Remember dodgeball? That dreaded gym-class sport where the meekest endured a grueling and humiliating selection process, only to get hammered by one of the tough kids. Oh the welts, the shame.
Because of lawsuits and demands by parents and educators to eliminate the game from physical education curriculum, dodgeball, which had been part of PE playtime for decades, fell by the wayside in the late 1990s.
Now, the sport of welts and concussions is gaining popularity. It even has its own special balls, which are squishy and soft, but still pack a punch if heaved hard enough.
The game is popular in college, where schools compete for titles in the National Collegiate Dodgeball Association. There's the World Dodgeball Federation, the World Dodgeball Society, and the National Amateur Dodgeball Association, which touts the sport for its affordability (it requires minimal equipment), teamwork and strategy factors.
"Dodgeball is coming back," said PHS principal, Randall Palmer. "Even the girls like it."
PHS English teacher Kriss Allen recently organized a dodgeball tournament as part of fundraising efforts for the Wounded Warrior Project. "I wanted to do a service project that benefited our soldiers and raised student awareness of the greatness of our country, thanks to those who sacrifice so much, especially during the holiday season," said Allen. "The kids jumped at the chance to play dodgeball to raise money and awareness."
The tournament consisted of six teams, all competing for the trophy — a scale model trebuchet designed by PHS senior, Chelsy Reed.
Their teams adopted themes representing America's strengths: Black ops, Lumberjacks, NYPD Swat, Wounded Eagle Warriors. "Swat Team" and players Braiden Clement, Tyler Jackson, Carson Pipher, Reed, Will Austin, Jorge Quinonez, Taylor Walters and Jason Sturgis won the trophy and the honor of competing against teachers and staff members.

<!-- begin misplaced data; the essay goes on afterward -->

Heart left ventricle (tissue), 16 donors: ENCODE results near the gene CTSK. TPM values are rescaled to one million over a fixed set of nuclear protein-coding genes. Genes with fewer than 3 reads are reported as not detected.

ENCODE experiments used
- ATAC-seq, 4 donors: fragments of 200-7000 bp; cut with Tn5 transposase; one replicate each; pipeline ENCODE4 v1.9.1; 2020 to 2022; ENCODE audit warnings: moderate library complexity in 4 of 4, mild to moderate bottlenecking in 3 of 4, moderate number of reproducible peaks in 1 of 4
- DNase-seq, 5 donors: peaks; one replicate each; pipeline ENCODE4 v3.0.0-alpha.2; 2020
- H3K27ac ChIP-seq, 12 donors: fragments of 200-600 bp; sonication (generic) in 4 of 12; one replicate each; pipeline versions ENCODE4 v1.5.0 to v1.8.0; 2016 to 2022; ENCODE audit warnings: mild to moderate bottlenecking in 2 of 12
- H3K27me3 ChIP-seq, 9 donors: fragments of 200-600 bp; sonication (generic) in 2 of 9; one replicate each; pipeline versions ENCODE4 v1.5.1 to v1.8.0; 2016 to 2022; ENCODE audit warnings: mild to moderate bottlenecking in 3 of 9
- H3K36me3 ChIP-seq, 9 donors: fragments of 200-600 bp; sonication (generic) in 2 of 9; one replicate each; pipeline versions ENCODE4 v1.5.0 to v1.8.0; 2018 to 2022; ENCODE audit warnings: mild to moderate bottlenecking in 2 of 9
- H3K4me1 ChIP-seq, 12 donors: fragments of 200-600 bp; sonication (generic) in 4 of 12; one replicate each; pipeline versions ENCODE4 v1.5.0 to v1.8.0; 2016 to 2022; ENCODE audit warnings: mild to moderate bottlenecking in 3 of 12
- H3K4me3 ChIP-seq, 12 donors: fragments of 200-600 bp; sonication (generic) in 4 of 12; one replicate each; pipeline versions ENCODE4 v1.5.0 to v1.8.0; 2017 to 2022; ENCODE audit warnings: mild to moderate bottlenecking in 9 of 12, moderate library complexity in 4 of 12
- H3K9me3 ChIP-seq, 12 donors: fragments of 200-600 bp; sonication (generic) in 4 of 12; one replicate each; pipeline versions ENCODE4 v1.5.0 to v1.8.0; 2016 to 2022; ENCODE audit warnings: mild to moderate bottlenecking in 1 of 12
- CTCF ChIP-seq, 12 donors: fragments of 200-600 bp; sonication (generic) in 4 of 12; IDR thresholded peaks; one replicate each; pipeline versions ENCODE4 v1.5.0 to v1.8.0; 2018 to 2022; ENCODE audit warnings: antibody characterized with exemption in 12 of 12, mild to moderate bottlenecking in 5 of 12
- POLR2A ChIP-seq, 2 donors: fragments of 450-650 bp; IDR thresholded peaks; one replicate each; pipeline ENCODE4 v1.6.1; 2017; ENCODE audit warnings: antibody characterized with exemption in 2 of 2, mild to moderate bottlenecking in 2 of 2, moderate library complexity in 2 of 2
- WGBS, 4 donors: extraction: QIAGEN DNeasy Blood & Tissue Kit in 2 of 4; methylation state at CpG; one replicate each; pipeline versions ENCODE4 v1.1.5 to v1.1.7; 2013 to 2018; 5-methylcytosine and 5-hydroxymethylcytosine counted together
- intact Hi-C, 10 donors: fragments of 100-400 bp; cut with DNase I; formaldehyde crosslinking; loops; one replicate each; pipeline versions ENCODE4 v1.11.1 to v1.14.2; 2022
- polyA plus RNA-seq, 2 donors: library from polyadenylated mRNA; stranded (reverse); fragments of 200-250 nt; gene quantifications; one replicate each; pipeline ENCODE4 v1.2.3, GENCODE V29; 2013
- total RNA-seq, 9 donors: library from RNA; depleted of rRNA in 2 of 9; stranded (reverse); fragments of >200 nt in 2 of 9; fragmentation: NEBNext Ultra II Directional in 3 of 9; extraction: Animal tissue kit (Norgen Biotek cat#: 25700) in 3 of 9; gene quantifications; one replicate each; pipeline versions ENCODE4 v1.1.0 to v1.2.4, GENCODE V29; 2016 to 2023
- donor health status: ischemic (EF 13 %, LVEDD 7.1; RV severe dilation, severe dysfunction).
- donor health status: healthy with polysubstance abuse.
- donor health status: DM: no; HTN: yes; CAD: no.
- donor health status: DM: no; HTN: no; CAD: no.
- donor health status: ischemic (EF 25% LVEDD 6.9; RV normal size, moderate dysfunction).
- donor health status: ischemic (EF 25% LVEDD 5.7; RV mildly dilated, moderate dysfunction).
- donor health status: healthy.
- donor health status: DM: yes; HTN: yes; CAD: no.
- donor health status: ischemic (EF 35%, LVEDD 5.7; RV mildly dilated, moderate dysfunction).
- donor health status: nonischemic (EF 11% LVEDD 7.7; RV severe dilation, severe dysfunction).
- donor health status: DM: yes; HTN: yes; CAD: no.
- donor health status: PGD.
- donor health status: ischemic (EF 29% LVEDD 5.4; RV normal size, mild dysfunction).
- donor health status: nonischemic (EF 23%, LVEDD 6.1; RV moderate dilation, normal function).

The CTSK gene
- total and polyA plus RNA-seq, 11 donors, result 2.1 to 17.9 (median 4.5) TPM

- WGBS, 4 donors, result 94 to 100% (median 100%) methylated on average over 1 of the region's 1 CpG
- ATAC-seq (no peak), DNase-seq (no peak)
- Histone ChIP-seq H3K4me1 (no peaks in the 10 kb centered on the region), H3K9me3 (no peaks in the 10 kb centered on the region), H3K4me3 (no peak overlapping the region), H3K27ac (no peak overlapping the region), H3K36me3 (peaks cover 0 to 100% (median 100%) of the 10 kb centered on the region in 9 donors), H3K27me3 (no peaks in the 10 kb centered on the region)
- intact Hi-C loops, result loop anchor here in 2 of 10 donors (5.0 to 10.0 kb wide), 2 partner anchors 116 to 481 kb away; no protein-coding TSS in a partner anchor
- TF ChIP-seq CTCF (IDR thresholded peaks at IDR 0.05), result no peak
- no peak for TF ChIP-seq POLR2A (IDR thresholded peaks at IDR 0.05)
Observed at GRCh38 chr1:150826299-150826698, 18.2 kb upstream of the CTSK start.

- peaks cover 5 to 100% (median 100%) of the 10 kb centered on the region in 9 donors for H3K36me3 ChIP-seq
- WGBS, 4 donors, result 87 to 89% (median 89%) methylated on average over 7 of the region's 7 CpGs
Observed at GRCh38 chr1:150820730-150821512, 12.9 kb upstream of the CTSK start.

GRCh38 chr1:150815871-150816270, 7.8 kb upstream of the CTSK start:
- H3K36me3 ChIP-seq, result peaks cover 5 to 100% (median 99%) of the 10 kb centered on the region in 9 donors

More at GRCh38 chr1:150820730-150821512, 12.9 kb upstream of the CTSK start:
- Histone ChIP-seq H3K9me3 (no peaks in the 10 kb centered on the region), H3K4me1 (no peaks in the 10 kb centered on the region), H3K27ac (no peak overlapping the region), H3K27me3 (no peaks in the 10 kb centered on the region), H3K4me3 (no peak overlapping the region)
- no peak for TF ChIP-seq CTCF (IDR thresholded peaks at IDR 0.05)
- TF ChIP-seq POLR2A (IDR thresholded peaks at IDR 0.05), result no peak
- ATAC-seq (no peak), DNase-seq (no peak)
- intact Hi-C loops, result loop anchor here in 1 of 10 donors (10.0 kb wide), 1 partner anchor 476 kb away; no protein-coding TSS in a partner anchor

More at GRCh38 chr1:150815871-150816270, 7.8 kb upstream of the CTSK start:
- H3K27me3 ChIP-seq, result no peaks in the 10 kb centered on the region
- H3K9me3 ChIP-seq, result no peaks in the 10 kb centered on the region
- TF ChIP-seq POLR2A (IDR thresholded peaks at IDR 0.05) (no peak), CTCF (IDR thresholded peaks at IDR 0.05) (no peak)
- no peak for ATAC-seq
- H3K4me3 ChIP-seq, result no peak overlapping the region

Some rules: no badmouthing, no arguing with judges' calls, and no head shots. Freshman Taylor Carsten, a fast-pitch softball player, was hurling the ball pitcher-style. Carsten said she loves dodgeball. It's competitive, exciting, "And it doesn't hurt, because the balls are just foam."
The tournament was just one of several ways the Paonia schools raised money for the WWP. Kids in grades 7-12 competed in a copper/silver competition. "The goal is to have the most copper (pennies) in their class jar when the two-week competition ends. Kids sabotage other classes' jars by adding cash or silver to offset their penny collection." The seventh-grade class won, raising more than $100 more than any other class.
The junior class was "bombed" with cash and silver the most, since they had collected the most pennies.
Collection cans have been passed at high school wrestling and basketball events, and the Junior Class Moms ran the concession stand during dodgeball, with food donated by the Booster Club.
Allen's English II class read Elie Wiesel's novel, "Night," about surviving the Holocaust. World War II veteran, Norm Shetley, also spoke to students about his experiences.
"We raised $1,638.51 in all, far exceeding our initial expectations," said Allen, giving thanks to the community for its support.
And there is already talk of making this an annual event.blog comments powered by Disqus